Body Unity

When we consider a human body we commonly see the skeletal (i.e. bones) as the structural core with all the other tissue surrounding it. But is this really the scaffolding which knits everything together?
If the bone were the scaffolding then should we not be able to recognise a person from their skeleton alone? The common person would find it difficult to differentiate a female from a male skeleton whilst an expert would be able to identify an approximate age and gender but little more. However if we were to remove every piece of tissue with the exception of our blood vessels, you would have enough detail to recognise your family member or friend. The same is true of our nerves.

When we consider our development within the womb, the nervous systems is the first to arrive on the scene in week 2. The blood system (i.e. blood vessels and heart) and the embryonic tissue that will form our muscles / bones (termed mesoderm) arrives together in week 4. The nervous system will dominate the growth of the embryo for the first 6 week thereafter the other tissues grow outwards together influencing each other as they progress.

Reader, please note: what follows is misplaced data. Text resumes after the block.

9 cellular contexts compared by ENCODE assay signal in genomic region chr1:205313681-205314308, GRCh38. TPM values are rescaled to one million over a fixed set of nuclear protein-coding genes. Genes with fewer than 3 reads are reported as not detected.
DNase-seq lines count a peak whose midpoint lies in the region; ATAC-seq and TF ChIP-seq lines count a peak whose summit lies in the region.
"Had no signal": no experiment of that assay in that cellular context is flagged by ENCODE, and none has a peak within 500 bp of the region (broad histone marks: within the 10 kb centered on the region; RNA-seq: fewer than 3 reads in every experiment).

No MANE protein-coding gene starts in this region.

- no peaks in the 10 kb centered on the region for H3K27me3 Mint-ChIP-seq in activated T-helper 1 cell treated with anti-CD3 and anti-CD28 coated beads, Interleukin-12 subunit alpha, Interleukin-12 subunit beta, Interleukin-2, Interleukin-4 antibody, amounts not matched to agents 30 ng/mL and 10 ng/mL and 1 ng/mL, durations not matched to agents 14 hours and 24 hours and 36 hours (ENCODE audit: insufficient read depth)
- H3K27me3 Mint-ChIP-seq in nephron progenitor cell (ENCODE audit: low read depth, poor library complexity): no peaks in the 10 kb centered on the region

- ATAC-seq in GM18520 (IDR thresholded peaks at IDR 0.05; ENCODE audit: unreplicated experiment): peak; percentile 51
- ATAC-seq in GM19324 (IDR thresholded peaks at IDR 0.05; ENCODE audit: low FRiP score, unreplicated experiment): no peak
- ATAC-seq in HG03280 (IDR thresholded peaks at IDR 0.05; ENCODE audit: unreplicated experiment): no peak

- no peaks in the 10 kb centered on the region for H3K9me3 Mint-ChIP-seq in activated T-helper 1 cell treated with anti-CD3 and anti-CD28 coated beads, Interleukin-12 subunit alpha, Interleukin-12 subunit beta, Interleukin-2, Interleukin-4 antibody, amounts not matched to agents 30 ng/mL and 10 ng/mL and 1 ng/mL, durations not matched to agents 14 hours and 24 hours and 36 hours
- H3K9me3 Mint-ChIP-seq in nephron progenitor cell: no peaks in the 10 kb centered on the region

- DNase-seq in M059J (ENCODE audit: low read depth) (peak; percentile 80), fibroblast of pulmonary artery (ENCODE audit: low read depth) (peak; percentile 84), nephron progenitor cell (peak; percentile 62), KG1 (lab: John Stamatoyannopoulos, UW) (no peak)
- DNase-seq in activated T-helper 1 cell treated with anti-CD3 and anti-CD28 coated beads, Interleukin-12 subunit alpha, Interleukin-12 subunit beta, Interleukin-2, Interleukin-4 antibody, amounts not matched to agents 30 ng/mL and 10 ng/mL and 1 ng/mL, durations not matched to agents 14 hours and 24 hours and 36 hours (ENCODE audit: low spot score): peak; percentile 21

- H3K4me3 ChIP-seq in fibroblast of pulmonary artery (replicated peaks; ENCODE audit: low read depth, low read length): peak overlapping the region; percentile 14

In general we can describe this interaction as the mesodermal cells multiplying outwards and suck / drag the blood vessels and nerves with them. In this way they [blood vessels and nerves] become embedded in the developing tissue to such an extent that no cell is a cell width away from a blood vessel or nerve! In addition, due to the tensile strength of the blood vessels and nerves they provide resistance to the growth thus influence the overall shape of the muscle or bone.

In this way the blood vessels and nerves form a scaffold throughout the body which give our muscles / bones a unified strength. When we consider the reach of our blood vessels and nerves it begs the question ‘what are the consequences of dysfunction in these systems?’. In a world where stress and anxiety are high can we be certain that these abnormalities are confined to the nervous system alone. In a world where blood pressure is commonly high, can we be certain that this is just a problem for the cardiovascular system alone?